I am sure all of you have heard of the controversy surrounding the topic of whether or not “praise” is good for our kids’ self-esteem.
When I was young, I had a acquaintance/friend in my neighborhood, who would always say, “Adina, you are so nice!” I was always a little scared to talk to her. What if one day I would say something not nice? What would she think?
It sounds silly, but I did not want to spend a lot of time with her. And frankly, I wasn’t so very nice; I avoided her quite a bit.
As you can see, I have always had a hard time with “praise.” This included,
It always sounded superficial to me. It made me uncomfortable. I would think, “Do they really mean it? Am I really the best?” I also would feel stressed: “Can I keep this up? I’m doing a good job now, but for how long?”
I was happy to discover that the feelings that I felt – and continue to feel – are pretty universal. The latest research has backed me up. It is now a scientific fact (Dweck & Mueller, 1998). The pat phrases,
“Nice work,” “Good boy,” and, “You are so clever”
are actually bad for kids (and not great for adults either). This type of encouragement is hard for people, especially children, to hear. It creates pressure and is counterproductive.
The same hold true for the use of superlatives:
“You are the greatest ball player!” “You are the brightest in your class!”
When kids hear this type of praise they are put into a position where they feel they always have to be the best. They need to live up to their so-called reputation, which is impossible for kids to manage.
The drawbacks don’t stop there. Children who are given heavy doses of “good job” tend to be less confident in proposing ideas that others might disapprove. They often won’t make decisions based on what they think is right. Instead, they will spend a lot of time trying to figure out what to do and what to say to make the adults in their lives happy. This type of praise breeds insincerity.
So, knowing what we know – that praise can be awfully detrimental – how can we encourage our kids and improve their self-esteem? Most parents want to praise their kids for a noble cause. They want to focus on their children’s positive behavior to reinforce good behavior and to motivate. They also feel that it helps them as parents to view their kids in a positive way, making it easier to bond and support their children.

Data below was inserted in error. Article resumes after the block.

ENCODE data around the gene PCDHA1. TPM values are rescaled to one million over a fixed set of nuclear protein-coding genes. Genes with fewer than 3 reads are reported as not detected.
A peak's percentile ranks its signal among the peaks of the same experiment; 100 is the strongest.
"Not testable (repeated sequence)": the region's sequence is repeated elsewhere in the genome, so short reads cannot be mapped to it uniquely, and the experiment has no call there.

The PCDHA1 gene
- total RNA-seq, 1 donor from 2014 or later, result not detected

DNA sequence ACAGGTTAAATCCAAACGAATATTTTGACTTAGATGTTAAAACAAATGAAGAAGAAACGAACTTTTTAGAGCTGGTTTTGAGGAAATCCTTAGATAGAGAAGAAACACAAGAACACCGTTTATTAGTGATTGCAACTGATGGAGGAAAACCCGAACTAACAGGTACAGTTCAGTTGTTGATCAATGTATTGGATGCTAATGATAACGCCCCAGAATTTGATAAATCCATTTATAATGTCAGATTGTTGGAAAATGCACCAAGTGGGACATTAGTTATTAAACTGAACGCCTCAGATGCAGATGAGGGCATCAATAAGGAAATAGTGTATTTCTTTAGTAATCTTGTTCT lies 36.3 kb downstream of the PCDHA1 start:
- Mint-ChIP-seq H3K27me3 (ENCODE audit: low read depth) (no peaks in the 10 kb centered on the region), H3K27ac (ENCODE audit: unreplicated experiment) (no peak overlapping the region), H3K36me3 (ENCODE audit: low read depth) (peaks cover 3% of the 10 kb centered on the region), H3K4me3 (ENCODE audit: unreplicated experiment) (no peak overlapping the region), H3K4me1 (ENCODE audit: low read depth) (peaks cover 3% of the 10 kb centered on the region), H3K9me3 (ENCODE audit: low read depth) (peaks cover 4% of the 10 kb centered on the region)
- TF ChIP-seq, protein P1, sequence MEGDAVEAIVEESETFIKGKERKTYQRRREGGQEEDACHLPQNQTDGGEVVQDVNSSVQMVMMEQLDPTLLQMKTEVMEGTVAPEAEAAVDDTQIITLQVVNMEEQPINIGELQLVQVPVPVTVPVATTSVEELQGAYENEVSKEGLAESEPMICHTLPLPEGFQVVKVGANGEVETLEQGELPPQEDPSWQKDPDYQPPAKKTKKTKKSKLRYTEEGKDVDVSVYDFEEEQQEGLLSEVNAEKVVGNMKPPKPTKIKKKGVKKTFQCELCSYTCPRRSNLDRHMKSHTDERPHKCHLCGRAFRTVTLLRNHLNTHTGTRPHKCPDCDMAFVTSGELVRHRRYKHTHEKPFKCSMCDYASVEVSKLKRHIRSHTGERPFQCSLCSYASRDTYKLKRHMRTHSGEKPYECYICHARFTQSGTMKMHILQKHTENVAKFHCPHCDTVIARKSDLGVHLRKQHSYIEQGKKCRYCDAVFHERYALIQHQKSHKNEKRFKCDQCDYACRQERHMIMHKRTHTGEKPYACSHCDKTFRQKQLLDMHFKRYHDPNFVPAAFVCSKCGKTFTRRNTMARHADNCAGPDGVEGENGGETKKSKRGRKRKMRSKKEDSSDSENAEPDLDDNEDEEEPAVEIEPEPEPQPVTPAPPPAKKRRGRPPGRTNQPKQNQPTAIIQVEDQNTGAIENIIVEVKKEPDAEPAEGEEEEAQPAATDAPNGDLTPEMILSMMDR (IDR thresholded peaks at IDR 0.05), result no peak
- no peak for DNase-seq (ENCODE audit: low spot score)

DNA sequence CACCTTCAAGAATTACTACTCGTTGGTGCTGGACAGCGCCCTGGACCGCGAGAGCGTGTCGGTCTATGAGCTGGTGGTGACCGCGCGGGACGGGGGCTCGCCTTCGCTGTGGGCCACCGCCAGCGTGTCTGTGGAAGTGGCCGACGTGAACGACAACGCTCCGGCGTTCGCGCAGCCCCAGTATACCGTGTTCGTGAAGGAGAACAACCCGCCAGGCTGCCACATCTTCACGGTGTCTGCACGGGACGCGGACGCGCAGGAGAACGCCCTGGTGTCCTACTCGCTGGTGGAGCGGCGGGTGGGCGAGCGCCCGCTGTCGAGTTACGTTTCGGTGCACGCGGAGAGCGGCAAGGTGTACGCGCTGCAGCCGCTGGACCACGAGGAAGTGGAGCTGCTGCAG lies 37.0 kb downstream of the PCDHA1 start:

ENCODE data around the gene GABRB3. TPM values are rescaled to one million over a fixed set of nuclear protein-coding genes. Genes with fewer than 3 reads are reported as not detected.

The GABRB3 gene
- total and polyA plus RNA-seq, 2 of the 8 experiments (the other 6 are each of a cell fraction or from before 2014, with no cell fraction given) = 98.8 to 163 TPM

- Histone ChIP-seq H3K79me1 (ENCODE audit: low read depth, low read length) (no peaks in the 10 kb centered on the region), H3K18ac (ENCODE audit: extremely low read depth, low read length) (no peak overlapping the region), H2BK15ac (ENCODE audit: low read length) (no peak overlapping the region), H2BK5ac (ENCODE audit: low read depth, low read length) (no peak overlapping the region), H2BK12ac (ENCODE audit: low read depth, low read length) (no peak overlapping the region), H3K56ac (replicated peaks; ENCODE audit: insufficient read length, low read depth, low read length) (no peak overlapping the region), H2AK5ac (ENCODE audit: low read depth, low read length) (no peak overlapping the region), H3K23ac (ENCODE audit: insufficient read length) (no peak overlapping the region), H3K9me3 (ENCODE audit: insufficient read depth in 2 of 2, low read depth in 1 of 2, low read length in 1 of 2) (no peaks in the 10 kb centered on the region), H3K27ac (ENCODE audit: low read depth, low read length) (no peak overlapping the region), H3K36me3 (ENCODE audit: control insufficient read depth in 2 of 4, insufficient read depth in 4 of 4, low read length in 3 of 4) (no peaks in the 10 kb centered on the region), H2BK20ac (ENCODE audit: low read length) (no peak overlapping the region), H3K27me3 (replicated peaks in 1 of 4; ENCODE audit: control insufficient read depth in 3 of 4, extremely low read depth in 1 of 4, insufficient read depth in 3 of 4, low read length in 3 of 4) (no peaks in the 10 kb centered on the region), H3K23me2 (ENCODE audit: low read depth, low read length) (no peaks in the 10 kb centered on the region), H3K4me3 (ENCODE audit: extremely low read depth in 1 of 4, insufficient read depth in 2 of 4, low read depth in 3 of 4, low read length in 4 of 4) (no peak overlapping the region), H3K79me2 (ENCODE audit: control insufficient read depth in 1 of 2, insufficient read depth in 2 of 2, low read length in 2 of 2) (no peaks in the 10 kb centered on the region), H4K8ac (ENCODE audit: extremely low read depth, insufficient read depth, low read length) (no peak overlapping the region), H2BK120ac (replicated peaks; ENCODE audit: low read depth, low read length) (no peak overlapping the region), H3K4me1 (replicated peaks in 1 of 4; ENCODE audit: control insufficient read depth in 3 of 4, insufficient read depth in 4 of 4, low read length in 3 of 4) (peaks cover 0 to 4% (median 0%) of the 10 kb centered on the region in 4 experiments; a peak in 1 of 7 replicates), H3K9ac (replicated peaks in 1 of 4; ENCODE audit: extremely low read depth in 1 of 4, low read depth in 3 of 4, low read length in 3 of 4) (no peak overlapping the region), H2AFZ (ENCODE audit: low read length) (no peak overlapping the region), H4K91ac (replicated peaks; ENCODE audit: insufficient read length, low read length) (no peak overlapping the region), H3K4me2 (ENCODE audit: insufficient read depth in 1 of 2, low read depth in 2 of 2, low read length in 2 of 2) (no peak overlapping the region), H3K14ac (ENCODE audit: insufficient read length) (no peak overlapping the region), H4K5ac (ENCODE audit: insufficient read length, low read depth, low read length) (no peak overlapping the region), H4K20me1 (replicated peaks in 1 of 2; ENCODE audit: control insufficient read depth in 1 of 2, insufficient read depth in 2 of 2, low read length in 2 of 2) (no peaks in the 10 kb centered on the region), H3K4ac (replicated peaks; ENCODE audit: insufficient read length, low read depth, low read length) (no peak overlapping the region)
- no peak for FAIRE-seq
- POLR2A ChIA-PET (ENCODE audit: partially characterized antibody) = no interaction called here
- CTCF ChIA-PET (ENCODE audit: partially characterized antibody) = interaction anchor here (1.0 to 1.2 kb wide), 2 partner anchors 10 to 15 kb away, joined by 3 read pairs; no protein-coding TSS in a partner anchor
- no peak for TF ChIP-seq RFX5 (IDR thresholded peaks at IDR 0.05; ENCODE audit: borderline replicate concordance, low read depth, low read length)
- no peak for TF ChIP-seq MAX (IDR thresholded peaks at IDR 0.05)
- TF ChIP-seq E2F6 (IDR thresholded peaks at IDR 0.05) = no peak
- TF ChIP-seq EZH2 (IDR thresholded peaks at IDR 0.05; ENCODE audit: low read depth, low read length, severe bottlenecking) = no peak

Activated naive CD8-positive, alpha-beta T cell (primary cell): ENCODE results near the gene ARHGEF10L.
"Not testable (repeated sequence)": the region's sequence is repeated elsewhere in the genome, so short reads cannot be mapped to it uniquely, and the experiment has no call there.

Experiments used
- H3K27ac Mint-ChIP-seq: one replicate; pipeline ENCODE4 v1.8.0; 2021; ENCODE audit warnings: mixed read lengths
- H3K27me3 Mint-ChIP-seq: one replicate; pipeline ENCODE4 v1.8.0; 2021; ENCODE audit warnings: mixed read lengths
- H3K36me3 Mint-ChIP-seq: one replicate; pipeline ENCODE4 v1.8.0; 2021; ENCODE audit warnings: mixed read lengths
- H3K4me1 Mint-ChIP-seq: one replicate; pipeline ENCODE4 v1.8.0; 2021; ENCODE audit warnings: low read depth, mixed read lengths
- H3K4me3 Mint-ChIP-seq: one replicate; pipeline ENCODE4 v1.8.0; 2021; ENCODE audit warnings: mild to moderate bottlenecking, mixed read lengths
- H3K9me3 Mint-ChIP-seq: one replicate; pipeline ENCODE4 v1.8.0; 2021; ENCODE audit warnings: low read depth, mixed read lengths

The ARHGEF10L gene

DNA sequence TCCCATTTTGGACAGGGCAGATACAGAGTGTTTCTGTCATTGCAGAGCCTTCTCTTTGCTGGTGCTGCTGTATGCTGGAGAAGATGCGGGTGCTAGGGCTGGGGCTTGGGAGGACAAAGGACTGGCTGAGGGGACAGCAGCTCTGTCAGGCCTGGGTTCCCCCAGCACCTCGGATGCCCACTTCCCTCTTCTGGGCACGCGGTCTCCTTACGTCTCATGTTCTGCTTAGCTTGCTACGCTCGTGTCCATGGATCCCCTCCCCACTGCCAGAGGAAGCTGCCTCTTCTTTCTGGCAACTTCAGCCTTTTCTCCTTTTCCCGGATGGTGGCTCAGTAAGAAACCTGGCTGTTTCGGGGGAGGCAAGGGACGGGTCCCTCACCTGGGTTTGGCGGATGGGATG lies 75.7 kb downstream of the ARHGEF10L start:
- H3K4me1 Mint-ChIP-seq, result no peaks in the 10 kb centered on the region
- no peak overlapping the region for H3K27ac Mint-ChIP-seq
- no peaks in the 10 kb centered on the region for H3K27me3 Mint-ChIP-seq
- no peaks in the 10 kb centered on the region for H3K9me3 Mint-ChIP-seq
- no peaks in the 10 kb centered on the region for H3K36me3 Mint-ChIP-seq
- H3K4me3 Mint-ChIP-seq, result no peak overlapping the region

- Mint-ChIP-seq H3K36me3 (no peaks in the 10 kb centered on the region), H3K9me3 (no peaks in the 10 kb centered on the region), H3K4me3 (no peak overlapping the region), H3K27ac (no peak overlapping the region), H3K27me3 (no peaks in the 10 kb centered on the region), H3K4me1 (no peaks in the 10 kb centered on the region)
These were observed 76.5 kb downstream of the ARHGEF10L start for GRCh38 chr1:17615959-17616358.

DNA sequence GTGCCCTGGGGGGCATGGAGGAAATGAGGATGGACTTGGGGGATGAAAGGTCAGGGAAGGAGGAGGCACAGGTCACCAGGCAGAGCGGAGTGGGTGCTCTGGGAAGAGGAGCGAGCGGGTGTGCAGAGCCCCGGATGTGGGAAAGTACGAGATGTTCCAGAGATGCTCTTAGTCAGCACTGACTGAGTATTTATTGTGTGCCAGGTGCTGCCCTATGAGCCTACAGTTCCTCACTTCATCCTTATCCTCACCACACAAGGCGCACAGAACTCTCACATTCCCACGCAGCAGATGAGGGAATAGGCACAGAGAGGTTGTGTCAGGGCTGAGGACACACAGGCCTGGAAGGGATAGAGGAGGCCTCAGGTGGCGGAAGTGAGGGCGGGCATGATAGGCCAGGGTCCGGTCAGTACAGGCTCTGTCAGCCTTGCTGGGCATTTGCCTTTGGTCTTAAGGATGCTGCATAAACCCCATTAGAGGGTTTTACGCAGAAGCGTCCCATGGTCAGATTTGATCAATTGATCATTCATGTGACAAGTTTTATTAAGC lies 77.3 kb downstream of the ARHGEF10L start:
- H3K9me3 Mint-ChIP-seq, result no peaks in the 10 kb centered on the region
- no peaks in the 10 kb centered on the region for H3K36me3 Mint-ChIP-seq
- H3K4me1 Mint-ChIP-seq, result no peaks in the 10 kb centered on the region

Not to worry. There are ways to praise our kids that builds them up, nurtures them and makes them feel good about themselves.
Here are five great ways for us to effectively praise our kids:
1) Don’t judge, just see:
In order for praise to work, we need to avoid using judgment words. We just want to notice our children’s actions as if we were asked to objectively describe a scene playing out in front of us.
“When Sara wanted to play with the Wii, you let her have a turn.”
“You put the Shabbat candles up, cut the paper towels and put the Kiddush cups out.”
“You got the ball and you passed it to your teammate and he made the basket!”
“Your room had clothing all over the floor and now all that clothing is hung up or in the laundry basket!”
Praising kids in this way encourages them and builds their self-esteem. It gives them clear pictures of what their capabilities are – independent of whether or not anyone is noticing – so that they don’t have to seek out approval. It is information about themselves that they can use when they are alone, not just when adults are watching. Then they are able to infer on their own:
“I know how to share my toys.” “I can be helpful.” “I am a team player.” “I know how to clean my room.”
2) Notice that they try:
Another great way to praise kids is to notice the effort they bring to a task, instead of the end result.
It sounds like this:
“I see that you cleaned the Legos in the family room and now are working on the dolls. This room is getting cleaner.”
“Your homework tonight sounds challenging. You books are open and you look ready to tackle it.”
“When you played chess with Zaidy today, I saw you thinking about your moves very carefully. You had some interesting moves. I think Zaidy was impressed with your strategy.”
This type of praise builds kids up because they know that they don’t have to be the “best” – they just know they need to try their hardest to succeed. Research has shown that this is the type of praise that truly motivates kids to perform well.
3) Kick it up another notch: